LOLA: Lenart Outdoor Learning Area

  • Location
    Chicago, Illinois
  • Status
  • Age Level
    5 to 7 Years
    8 to 10 Years
    11 to 13 Years

The Problem

To establish a native butterfly garden on our school property to close the gap that exists between urban students and nature. The garden at Lenart will teach students how to be good stewards of the environment and provide them with a sense of accomplishment and responsibility as well as establish an entire native plant community, which host plants AND nectar plants that are necessary for monarchs.

Our Plan

First, we planted more than 398 seedlings and 36 one-pint plants into a 525-square area in the summer of 2022. Our goal is to continue to expand our native garden -- ultimately, creating a native prairie for pollinators and bees on the north lawn of our school property. By expanding our native garden, we will create a native garden of at least 2,000 square feet on the southside of Chicago.

Themes Addressed

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    Habitat Destruction
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    Migratory species
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The Benefit

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Here is how the project went:

This year, we started an after school Butterfly Gardening club (LOLA) with 28 third and fourth graders as well as four middle schooler leaders (7th & 8th graders) who met every other week in the fall and spring. LOLA members learned about the native pollinator garden through plant and insect studies and had an opportunity to interact with a local beekeeper and her hive as well as taste honey. In the spring, LOLA members took care of the 525-square native pollinator garden and planted 43 new native plugs in spaces where plants had not grown back from the previous year. Students took turns weeding the garden to prepare for an end-of-the-year project for the kindergartners, 1st, and 2nd graders of our school. An additional 40 native plants were purchased and 90 plants where donated from a local organization -- this allowed for a native planting day for the Kindergartners, 1st, and 2nd graders with the 7th graders taking the lead to help the primary students plant.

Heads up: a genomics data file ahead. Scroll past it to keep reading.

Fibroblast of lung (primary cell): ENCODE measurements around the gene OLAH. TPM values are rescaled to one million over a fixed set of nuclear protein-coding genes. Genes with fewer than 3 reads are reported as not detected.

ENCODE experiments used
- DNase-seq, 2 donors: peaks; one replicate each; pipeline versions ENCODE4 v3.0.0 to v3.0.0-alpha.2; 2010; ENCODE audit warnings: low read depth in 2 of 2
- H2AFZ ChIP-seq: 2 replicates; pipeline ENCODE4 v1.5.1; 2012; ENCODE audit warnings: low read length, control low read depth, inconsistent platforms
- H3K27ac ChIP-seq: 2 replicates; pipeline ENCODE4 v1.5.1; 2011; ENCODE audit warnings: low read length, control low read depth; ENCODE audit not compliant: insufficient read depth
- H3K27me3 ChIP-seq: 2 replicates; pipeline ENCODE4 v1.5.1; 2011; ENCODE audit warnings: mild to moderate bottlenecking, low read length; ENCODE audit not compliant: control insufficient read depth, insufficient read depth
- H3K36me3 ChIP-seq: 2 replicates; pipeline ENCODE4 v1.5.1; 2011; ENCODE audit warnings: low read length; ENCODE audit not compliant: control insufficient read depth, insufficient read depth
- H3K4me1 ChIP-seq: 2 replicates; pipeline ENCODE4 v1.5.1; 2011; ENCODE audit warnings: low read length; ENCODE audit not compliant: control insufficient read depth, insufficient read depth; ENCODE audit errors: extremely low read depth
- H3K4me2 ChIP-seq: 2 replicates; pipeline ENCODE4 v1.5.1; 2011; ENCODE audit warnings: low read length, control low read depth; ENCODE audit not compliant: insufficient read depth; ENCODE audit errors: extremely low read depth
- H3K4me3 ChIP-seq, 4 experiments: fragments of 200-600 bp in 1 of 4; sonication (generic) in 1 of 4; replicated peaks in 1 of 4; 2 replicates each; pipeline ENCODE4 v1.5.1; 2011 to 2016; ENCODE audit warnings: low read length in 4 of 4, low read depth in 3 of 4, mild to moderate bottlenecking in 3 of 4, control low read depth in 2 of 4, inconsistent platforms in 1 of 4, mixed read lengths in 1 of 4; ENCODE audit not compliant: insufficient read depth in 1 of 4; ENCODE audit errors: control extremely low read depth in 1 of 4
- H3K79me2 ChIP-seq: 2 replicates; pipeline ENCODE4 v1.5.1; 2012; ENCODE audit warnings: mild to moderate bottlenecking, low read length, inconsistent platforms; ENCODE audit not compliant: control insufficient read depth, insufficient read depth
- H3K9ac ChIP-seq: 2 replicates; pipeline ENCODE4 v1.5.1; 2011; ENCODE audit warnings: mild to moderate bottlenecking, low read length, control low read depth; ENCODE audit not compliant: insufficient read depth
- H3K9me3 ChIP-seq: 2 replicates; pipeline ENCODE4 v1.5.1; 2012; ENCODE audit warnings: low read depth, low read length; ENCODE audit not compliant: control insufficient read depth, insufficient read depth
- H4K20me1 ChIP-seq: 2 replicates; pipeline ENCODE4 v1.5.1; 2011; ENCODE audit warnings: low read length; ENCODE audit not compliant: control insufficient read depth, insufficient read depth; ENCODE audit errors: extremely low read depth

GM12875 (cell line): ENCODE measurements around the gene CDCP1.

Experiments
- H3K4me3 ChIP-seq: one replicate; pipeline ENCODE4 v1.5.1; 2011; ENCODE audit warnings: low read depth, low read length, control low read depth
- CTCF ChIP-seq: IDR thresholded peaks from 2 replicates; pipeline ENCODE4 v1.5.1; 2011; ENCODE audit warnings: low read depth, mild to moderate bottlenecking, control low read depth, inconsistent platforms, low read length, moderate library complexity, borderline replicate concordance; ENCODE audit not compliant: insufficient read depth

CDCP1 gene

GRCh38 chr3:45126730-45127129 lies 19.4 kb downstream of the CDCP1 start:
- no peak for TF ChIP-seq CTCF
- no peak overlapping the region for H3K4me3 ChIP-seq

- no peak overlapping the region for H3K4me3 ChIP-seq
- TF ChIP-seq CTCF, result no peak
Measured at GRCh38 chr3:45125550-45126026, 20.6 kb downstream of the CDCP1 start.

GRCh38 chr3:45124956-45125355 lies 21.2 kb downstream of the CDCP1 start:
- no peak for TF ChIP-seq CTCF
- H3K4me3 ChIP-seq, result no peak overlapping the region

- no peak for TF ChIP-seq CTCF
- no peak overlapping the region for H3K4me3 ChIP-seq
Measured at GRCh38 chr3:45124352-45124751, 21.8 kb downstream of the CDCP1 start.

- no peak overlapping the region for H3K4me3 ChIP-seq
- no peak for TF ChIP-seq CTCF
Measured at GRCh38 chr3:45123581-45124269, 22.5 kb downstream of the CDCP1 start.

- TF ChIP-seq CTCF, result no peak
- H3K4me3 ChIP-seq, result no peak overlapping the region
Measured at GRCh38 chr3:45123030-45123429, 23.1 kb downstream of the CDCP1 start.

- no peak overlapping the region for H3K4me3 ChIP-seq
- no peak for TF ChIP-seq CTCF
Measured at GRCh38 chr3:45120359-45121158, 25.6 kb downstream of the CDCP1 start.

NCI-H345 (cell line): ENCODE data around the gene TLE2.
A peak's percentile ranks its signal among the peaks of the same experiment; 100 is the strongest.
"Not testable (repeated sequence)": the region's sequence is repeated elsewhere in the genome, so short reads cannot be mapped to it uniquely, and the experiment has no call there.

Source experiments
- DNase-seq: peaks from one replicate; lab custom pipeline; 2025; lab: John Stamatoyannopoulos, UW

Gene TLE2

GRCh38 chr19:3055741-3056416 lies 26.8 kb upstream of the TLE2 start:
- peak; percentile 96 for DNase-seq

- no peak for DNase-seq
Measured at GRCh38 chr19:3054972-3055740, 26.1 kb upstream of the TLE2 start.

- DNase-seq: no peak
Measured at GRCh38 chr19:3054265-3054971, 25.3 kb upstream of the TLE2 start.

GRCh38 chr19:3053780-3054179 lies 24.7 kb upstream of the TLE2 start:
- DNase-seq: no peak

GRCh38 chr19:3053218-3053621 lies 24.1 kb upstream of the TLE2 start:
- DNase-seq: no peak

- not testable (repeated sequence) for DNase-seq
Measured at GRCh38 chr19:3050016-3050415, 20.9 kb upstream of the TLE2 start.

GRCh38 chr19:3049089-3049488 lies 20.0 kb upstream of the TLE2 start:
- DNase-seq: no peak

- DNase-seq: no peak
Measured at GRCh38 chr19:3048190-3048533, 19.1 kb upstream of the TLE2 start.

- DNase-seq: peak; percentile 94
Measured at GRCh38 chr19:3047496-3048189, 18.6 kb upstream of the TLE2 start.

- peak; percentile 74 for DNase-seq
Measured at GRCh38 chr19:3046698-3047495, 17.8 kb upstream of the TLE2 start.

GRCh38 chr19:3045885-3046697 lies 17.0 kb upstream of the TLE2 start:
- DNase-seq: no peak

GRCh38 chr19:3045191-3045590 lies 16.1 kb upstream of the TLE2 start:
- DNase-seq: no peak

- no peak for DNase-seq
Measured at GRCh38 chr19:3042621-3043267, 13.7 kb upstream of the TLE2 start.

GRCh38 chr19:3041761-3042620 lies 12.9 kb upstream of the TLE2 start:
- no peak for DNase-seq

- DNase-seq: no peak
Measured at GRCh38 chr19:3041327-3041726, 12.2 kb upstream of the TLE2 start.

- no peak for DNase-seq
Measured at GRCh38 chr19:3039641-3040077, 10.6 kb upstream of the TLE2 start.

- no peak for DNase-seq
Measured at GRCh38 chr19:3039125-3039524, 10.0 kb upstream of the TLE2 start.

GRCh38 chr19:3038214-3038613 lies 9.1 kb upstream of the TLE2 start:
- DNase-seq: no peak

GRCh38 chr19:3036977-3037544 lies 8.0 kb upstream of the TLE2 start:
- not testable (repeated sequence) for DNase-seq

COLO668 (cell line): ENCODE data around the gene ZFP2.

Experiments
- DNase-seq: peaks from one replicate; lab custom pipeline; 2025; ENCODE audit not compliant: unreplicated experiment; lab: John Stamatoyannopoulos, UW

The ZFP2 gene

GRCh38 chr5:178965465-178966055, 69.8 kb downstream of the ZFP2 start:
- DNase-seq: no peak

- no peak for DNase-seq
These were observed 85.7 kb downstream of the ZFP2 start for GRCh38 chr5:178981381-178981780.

Through this project I/we learned:

We learned the importance of native pollinators for bees, insects, and birds. We learned about the life cycle of an oak tree -- a keystone in the Illinois ecosystem. We learned how to be good stewards of our land.

What I/we might change:

Asking for more parent volunteers / teachers leaders in order to offer programming to more students.

My/our favorite part of this project was:

Students loved digging in the dirt and using the wheelbarrow to bring over mulch. They were also excited when we found monarch caterpillars on the milkweed.

Some tips, tricks or fun facts about the project:

Don't be afraid to just jump it and do it.

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